Japanese Aviation Going Green in 2050
In conjunction with the Japanese government declaration of its goal to realize a carbon-neutral, decarbonized society by 2050, Japanese aviation industry is making serious efforts to cut carbon dioxide emissions achieving carbon neutrality in the country.
Before the coronavirus pandemic, the transport sector accounted for about 18 percent of total CO2 emissions in Japan. By type of transportation, airlines were responsible for about 5 percent while most emission came from cars, trucks and buses, according to government data. Major Japanese airlines are seeking to reduce their dependence on fossil jet fuels in the coming years and switching to what they call “sustainable aviation fuels”(SAF) such as biofuels.
To change this, airlines are turning to cleaner energy sources, such as fuel made from euglena, a single-cell organism, and waste plant-based cooking oil. The sources of these fuels use carbon dioxide for photosynthesis, effectively canceling out carbon emissions from burning them.
In the European Union (EU), companies like Finnish energy company Neste and others have successfully commercialized SAF product and helped to increase SAF implementation on more than 350,000 flights around the world. In comparison, the Japanese major airlines have only scratched the surface with initial testing and domestic use in 2021. The Ministry of Land, Infrastructure, Transport and Tourism estimates that about 2.5 to 5.6 million kiloliters of SAF will be required in 30 years.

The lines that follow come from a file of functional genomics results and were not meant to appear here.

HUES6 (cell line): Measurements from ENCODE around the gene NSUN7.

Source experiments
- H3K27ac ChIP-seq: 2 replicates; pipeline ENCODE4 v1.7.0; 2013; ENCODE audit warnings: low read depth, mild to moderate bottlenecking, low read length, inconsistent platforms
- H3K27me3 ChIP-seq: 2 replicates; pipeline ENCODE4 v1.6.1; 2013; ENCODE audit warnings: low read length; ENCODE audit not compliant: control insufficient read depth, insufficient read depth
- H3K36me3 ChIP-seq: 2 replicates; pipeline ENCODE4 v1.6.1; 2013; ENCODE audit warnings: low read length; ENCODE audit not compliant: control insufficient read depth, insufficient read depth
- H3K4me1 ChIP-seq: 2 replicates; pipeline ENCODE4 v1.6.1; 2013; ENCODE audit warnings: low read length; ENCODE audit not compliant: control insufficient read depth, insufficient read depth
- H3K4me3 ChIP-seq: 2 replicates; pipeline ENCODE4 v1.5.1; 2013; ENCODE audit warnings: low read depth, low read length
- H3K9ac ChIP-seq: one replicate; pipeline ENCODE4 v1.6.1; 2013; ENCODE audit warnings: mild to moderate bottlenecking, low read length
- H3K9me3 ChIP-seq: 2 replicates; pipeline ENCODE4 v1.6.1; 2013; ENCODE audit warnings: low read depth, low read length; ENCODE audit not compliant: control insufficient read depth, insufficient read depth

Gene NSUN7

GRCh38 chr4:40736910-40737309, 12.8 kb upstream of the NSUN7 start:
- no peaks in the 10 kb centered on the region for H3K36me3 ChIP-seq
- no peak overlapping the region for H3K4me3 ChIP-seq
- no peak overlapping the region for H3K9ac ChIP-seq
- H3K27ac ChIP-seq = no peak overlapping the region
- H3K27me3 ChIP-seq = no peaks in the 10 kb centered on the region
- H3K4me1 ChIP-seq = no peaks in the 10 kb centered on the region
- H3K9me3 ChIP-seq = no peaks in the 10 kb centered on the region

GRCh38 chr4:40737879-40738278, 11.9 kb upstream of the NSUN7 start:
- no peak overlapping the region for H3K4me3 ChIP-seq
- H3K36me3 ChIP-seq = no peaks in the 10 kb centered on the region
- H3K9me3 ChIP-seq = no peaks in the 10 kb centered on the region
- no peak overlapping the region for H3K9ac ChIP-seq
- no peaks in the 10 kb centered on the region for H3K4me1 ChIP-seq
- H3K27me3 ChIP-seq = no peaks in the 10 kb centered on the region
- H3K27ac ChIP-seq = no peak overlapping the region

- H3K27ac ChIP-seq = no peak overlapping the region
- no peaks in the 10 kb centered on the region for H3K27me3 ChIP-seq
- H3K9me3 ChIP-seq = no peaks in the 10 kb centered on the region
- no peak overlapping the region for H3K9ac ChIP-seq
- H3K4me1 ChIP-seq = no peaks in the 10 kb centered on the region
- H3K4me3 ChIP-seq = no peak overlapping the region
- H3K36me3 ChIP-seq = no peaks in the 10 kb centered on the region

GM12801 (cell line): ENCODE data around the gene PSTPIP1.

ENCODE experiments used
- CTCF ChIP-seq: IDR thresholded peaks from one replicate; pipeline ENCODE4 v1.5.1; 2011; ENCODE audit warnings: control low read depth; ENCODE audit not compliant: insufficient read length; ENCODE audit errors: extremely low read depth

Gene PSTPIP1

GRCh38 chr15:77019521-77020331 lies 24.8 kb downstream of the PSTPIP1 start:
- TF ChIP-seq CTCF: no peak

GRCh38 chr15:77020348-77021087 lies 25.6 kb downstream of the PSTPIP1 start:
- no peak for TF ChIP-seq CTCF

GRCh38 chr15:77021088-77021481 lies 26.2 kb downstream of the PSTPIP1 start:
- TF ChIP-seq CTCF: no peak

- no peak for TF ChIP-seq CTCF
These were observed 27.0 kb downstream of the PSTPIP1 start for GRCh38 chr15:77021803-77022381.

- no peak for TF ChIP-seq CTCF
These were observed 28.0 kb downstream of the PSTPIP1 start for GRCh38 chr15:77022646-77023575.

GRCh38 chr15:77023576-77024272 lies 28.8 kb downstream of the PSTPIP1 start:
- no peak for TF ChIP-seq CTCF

Japan Airlines plans to bring down emissions from its flight operations to net zero by 2050. In order to meet the target, it plans to cut 45% of its net emissions through the use of SAF. The airline aims to replace 10% of its jet fuel with SAF by 2030 and 100% by 2040. ANA Holdings, the parent company of All Nippon Airways, also aims to expand the use of SAF to achieve “net zero emissions” from aircraft operations by FY2050.
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